Unique features of a global human ectoparasite identified through sequencing of the bed bug genome | Academic Article individual record
abstract

The bed bug, Cimex lectularius, has re-established itself as a ubiquitous human ectoparasite throughout much of the world during the past two decades. This global resurgence is likely linked to increased international travel and commerce in addition to widespread insecticide resistance. Analyses of the C. lectularius sequenced genome (650 Mb) and 14,220 predicted protein-coding genes provide a comprehensive representation of genes that are linked to traumatic insemination, a reduced chemosensory repertoire of genes related to obligate hematophagy, host-symbiont interactions, and several mechanisms of insecticide resistance. In addition, we document the presence of multiple putative lateral gene transfer events. Genome sequencing and annotation establish a solid foundation for future research on mechanisms of insecticide resistance, human-bed bug and symbiont-bed bug associations, and unique features of bed bug biology that contribute to the unprecedented success of C. lectularius as a human ectoparasite.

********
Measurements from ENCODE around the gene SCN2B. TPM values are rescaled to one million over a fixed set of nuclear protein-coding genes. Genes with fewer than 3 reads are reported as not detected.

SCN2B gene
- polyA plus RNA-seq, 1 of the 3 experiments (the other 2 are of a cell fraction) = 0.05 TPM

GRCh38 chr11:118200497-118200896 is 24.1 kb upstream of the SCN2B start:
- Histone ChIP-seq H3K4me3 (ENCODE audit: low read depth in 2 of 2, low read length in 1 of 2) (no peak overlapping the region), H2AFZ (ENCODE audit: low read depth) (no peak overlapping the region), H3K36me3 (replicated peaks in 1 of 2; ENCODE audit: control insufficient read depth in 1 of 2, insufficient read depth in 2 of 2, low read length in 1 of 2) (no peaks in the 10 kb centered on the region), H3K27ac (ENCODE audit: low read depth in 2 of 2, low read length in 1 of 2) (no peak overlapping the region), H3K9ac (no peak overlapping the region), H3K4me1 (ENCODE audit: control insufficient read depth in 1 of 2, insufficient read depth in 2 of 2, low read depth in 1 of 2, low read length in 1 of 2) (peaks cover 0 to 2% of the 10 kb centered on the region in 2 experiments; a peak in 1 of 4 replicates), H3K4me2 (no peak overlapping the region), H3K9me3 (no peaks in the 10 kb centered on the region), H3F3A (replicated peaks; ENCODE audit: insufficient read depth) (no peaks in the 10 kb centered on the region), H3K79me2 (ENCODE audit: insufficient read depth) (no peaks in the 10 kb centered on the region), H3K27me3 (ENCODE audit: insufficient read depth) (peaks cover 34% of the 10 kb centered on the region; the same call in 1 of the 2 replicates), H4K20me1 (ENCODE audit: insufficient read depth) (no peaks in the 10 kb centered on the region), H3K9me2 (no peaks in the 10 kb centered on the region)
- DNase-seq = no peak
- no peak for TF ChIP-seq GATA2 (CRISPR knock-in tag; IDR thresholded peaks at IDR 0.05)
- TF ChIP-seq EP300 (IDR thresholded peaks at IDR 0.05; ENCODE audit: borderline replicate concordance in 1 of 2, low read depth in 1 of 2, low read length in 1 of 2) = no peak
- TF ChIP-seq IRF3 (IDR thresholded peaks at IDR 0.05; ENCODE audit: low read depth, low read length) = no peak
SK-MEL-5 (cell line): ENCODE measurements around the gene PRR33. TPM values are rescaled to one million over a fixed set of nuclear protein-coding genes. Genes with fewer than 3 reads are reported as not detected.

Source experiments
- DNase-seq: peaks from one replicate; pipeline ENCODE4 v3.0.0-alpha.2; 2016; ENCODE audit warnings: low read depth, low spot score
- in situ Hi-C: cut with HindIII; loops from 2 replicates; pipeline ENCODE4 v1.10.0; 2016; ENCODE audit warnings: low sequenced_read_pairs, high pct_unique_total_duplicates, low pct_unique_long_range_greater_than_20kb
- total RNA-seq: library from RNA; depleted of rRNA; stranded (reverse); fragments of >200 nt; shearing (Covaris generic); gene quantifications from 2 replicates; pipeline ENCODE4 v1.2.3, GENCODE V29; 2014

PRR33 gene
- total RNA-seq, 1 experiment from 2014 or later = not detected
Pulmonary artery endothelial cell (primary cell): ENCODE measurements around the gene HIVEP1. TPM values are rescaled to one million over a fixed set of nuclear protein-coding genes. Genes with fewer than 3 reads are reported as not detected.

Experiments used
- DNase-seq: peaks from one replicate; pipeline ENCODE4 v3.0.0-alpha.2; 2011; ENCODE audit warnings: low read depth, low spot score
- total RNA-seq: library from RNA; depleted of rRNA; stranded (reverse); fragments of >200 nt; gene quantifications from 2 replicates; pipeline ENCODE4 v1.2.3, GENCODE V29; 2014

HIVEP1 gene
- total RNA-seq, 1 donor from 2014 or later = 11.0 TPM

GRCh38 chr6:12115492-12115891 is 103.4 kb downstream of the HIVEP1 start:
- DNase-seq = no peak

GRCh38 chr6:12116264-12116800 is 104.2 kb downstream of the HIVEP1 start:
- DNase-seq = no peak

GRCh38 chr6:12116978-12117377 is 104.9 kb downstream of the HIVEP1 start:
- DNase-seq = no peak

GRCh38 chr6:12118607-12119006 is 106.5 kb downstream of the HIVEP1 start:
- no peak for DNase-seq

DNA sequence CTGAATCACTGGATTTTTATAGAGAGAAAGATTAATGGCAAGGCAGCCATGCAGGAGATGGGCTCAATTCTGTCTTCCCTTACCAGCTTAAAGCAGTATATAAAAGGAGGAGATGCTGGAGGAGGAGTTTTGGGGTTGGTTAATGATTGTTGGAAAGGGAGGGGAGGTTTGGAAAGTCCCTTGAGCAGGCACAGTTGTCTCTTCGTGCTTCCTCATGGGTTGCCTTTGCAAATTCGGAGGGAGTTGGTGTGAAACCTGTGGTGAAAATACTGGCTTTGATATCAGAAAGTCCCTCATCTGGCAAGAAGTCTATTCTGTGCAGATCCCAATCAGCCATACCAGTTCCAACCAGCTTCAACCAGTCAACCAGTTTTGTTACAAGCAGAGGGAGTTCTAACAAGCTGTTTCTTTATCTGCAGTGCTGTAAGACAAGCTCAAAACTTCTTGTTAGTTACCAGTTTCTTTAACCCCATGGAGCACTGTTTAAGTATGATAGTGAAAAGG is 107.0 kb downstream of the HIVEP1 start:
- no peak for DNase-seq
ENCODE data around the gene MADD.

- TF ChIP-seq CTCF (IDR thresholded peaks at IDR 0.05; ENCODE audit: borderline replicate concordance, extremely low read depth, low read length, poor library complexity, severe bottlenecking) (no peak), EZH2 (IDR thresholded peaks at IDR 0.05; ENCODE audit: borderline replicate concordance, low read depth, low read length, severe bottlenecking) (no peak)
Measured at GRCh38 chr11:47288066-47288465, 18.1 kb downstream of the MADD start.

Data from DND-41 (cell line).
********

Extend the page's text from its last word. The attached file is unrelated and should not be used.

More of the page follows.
author list (cited authors)
Benoit, J. B., Adelman, Z. N., Reinhardt, K., Dolan, A., Poelchau, M., Jennings, E. C., ... Richards, S.
publication date
2016
published in
keywords
  • Bedbugs
  • Insecticides
  • Sequence Analysis, DNA
  • Ectoparasitic Infestations
  • Feeding Behavior
  • Insecticide Resistance
  • Genome
  • Gene Transfer, Horizontal
  • Animals
  • Host-Parasite Interactions
  • Humans
altmetric score

491.124

citation count

90